Unfollow : a memoir of loving and leaving the Westboro Baptist Church

by Phelps-Roper, Megan, 1986-

Format: Print Book 2019.
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The activist and TED speaker Megan Phelps-Roper reveals her life growing up in the most hated family in America

At the age of five, Megan Phelps-Roper began protesting homosexuality and other alleged vices alongside fellow members of the Westboro Baptist Church in Topeka, Kansas. Founded by her grandfather and consisting almost entirely of her extended family, the tiny group would gain worldwide notoriety for its pickets at military funerals and celebrations of death and tragedy. As Phelps-Roper grew up, she saw that church members were close companions and accomplished debaters, applying the logic ofpredestination and the language of the King James Bible to everyday life with aplomb--which, as the church's Twitter spokeswoman, she learned to do with great skill. Soon, however, dialogue on Twitter caused her to begin doubting the church's leaders and message: If humans were sinful and fallible, how could the church itself be so confident about its beliefs? As she digitally jousted with critics, she started to wonder if sometimes they had a point--and then she began exchanging messageswith a man who would help change her life.

A gripping memoir of escaping extremism and falling in love, Unfollow relates Phelps-Roper's moral awakening, her departure from the church, and how she exchanged the absolutes she grew up with for new forms of warmth and community. Rich with suspense and thoughtful reflection, Phelps-Roper's life story exposes the dangers of black-and-white thinking and the need for true humility in a time of angry polarization.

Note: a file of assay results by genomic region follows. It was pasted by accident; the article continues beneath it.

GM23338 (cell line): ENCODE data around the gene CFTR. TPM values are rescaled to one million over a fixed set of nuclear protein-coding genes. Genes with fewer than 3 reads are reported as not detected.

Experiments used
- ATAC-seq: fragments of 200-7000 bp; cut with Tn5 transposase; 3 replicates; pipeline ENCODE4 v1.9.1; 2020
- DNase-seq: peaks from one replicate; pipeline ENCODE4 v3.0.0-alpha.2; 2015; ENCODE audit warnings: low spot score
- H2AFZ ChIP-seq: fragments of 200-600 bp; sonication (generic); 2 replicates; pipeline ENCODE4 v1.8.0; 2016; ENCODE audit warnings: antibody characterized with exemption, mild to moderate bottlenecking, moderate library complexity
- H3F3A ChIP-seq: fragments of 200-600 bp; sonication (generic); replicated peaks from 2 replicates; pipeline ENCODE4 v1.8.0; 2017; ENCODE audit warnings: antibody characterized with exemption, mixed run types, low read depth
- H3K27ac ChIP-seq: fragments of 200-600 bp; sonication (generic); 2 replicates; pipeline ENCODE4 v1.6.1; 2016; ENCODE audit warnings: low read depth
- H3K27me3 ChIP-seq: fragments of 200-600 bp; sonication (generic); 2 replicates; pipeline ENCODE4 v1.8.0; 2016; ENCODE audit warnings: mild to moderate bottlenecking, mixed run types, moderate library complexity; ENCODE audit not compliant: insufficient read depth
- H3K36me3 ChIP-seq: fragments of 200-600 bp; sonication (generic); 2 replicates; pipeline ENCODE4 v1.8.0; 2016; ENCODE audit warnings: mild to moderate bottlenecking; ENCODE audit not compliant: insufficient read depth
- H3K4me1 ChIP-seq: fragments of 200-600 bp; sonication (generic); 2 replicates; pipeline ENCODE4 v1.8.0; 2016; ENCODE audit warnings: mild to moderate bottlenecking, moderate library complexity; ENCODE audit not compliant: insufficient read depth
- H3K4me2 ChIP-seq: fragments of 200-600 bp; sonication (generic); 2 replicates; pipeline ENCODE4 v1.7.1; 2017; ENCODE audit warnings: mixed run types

Published Reviews
Publisher's Weekly Review: "Phelps-Roper, granddaughter of Fred Phelps, founder of the Westboro Baptist Church, charts her journey from childhood church devotee to adult skeptic in her excellent debut memoir. She explores her early years immersed in the insular community of her family's church, a Kansas-based denomination known for picketing funerals of U.S. service members and widely decried as a hate group. Convinced by the church's teachings about scripture and sin, Phelps-Roper recounts spending her adolescence calling America to repentance and defending the views of the Westboro Baptist Church vociferously on Twitter. But then, as a young adult, in part due to thoughtful interactions on Twitter where she spars with critics of her church but also "relished confounding expectations," her faith begins to unravel. After she expresses her doubts, she is ostracized from her family. Phelps-Roper's intelligence and compassion shine throughout with electric prose ("the foundation of it all was a belief that our hearts had led us true when they told us the Bible was the answer... our unreliable, desperately wicked, deceitful hearts), an eye for detail, and a near-encyclopedic knowledge of the Bible. She admirably explicates the worldview of the Westboro Baptist Church while humanizing its members, and recounts a classic coming-of-age story without resorting to cliché or condescending to her former self. For anyone interested in the power of rhetoric, belief, and family, Phelps-Roper's powerful, empathetic memoir will be a must-read. (Oct.)"
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Additional Information
Subjects Phelps-Roper, Megan, -- 1986-
Westboro Baptist Church (Topeka, Kan.)
Ex-church members -- Baptists -- Biography.
Christianity and politics -- United States.
Toleration -- Religious aspects -- Christianity.
Religious tolerance -- Christianity.
Publisher New York :2019.
Edition First edition
Language English
Description 289 pages ; 24 cm
ISBN 9780374275839
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